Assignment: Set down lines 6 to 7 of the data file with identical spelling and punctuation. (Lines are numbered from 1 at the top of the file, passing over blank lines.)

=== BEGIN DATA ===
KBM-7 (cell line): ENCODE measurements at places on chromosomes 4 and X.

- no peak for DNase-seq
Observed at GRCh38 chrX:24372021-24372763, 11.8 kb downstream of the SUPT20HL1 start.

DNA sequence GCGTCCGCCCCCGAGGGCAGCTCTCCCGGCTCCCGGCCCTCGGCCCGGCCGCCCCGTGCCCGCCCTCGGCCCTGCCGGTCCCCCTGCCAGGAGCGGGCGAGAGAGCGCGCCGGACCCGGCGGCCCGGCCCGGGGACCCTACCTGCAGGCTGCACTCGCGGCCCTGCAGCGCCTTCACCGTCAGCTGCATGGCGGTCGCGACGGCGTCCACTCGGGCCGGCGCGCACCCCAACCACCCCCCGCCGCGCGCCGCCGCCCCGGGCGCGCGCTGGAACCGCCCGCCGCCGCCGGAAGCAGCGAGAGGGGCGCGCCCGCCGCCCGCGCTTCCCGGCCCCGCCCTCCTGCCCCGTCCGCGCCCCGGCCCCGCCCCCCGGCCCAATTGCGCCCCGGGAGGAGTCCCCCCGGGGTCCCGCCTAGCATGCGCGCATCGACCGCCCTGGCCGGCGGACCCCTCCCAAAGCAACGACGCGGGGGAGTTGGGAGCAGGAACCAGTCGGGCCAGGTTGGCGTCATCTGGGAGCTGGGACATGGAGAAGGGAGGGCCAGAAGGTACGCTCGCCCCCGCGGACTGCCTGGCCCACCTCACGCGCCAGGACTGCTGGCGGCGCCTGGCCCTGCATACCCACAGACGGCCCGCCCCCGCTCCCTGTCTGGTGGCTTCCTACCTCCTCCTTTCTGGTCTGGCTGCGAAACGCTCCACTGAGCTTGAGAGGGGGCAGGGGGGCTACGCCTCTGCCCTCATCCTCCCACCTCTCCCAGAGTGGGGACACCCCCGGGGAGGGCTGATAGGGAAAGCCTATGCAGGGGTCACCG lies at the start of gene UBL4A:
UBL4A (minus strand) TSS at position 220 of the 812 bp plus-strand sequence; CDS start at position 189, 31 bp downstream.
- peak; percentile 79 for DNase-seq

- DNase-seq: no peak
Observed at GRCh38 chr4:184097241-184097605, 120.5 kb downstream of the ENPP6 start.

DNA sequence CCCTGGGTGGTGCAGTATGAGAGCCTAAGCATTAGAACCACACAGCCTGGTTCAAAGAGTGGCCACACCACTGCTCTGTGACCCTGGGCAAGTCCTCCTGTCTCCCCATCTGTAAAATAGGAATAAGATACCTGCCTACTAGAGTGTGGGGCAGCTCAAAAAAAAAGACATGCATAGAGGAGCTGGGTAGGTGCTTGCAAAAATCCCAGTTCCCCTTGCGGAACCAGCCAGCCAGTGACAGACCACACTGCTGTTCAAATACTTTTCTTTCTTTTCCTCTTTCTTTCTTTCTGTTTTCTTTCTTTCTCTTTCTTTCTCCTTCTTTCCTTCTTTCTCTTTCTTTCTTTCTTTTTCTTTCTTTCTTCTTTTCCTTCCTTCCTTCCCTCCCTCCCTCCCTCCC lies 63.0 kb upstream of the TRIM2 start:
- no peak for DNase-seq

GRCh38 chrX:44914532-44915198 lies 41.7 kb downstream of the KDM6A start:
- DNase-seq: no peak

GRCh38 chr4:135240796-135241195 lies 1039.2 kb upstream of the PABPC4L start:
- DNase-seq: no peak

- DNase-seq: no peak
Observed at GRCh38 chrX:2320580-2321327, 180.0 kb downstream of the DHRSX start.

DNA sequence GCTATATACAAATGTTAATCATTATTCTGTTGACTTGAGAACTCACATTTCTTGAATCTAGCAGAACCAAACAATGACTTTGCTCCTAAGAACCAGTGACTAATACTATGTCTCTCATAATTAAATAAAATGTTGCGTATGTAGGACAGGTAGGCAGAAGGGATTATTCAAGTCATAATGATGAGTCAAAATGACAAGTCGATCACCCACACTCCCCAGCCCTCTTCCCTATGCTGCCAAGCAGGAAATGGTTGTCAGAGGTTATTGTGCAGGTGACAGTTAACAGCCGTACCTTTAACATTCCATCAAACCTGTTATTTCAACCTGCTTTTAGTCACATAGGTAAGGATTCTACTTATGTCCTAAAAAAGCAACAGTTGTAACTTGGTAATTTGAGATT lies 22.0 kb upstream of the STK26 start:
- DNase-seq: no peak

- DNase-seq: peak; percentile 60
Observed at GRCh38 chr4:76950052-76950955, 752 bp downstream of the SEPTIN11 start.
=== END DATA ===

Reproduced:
- peak; percentile 79 for DNase-seq

- DNase-seq: no peak